The solo exhibition Milik Nggendong Lali (Have, Hold, Forget) was held at Richard Koh Fine Art (RKFA), in Singapore. The exhibition continued from 12 July to 5 August 2013.
Have, Hold, Forget presented Agung Kurniawan’s latest work. In this exhibition, Agung explored his identity as a Javanese man in Indonesia. He was born into a family steeped in the nuances of aristocracy, or the priyayi. By today’s definitions, priyayi essentially means a middle-class, ethnic Javanese secular family with tendencies to Westernisation. Through the habits and practices of his childhood, Agung came to understand Javanese culture. In his statement, he said he felt that one characteristic of the Javanese is their ability “to hide their feelings, using body language as their primary language: acting symbolically”. Agung also highlights the difficulty of defining the Javanese, because they have many identities, depending on who they are speaking to.
Java Man Series: My Personalities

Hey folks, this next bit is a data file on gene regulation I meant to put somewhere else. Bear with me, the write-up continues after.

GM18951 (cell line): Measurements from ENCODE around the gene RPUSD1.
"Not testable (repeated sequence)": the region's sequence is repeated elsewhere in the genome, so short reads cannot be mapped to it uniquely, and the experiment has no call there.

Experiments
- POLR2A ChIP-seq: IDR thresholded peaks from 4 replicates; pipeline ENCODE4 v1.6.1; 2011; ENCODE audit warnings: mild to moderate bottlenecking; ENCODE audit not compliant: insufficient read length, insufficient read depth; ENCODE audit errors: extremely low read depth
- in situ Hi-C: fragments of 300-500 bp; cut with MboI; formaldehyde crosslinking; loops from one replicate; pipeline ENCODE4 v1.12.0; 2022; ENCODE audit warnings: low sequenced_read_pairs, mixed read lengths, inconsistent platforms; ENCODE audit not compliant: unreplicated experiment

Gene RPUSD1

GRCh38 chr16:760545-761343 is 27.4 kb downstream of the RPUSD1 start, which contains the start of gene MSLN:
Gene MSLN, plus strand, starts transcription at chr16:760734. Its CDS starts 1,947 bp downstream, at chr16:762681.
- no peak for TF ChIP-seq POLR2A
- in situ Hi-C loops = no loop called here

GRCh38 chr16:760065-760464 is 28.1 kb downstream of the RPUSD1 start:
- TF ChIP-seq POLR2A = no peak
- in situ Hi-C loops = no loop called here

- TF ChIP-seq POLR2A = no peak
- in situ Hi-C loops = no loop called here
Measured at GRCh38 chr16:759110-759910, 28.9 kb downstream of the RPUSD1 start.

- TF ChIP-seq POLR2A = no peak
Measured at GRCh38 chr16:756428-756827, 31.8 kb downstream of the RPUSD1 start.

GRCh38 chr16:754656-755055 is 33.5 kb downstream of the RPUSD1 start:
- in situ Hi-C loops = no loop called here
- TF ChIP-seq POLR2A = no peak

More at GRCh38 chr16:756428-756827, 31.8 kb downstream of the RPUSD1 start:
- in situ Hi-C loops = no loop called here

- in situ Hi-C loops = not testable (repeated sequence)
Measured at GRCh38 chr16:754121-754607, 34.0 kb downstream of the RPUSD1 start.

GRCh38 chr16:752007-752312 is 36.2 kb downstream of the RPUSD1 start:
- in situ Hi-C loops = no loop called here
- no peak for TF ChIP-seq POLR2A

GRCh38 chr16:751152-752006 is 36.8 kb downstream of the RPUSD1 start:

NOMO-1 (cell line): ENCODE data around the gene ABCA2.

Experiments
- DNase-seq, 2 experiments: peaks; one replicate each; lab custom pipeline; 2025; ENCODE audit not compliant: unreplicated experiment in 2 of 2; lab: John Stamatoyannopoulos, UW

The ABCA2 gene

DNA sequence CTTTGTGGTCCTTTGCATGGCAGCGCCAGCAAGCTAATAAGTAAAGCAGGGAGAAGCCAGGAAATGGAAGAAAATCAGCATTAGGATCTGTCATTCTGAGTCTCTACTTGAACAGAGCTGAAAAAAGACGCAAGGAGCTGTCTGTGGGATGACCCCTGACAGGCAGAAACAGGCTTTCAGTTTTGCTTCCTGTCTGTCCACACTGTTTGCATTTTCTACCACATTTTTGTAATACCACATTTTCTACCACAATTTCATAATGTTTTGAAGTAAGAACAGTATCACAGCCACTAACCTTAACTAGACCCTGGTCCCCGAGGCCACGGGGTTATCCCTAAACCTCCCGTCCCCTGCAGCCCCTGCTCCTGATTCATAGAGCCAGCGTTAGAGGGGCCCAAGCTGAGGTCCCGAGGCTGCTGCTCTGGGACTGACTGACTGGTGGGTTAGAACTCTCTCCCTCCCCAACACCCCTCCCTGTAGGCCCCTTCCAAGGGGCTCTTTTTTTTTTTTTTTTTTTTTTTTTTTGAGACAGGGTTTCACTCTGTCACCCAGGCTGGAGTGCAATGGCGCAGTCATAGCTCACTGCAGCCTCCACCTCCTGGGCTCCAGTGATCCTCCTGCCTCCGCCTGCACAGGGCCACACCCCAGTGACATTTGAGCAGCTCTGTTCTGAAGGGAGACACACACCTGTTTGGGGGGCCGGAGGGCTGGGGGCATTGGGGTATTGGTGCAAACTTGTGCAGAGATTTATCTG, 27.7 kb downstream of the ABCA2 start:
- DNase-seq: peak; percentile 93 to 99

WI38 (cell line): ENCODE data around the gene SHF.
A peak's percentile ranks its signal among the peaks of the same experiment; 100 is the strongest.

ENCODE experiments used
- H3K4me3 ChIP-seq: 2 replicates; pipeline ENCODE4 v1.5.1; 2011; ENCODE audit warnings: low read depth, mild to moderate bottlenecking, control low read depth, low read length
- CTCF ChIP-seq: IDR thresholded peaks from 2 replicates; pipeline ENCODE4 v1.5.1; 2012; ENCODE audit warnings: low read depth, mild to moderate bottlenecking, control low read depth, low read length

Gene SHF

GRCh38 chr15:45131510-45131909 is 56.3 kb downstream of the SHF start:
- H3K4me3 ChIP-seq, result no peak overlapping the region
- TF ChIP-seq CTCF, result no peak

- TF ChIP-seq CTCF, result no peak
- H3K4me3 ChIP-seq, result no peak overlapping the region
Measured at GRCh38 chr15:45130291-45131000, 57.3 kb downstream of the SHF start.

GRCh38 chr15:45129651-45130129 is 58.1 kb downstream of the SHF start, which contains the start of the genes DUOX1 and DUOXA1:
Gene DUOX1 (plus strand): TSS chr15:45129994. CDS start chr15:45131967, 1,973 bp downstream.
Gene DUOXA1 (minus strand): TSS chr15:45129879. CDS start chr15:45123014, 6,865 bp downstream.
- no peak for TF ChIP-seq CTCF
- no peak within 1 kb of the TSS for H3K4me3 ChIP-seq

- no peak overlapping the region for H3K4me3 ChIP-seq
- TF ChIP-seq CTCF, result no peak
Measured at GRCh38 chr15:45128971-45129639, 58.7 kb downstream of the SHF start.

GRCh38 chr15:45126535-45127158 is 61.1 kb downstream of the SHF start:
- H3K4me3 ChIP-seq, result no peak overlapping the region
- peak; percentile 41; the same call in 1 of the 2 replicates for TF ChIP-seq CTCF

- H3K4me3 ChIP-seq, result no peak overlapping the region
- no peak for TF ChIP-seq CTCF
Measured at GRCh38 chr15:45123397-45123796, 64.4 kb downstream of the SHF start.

The following is an excerpt from Agung Kurniawan’s curatorial notes: “My works channel this complex personality. Javanese cultural and political identity never turns on a single axis. As always, when we look at it from another perspective, some might be attracted to the exotic “sophistication” of Javanese culture, while a smaller group might take a more critical perspective. Javanese culture is like the blunt ceremonial dagger that Javanese man keep tucked into the back of their waistbands, entrenched in layer upon layer of identity because of the complexity of their own culture. The layers are what make Javanese culture unique. In reference to the title, which implies that cultural identity is always believed to be safeguarded (because it is an object), but often this object is still taken up as an individual’s possession, as they grow up with these habits and then assimilate them.”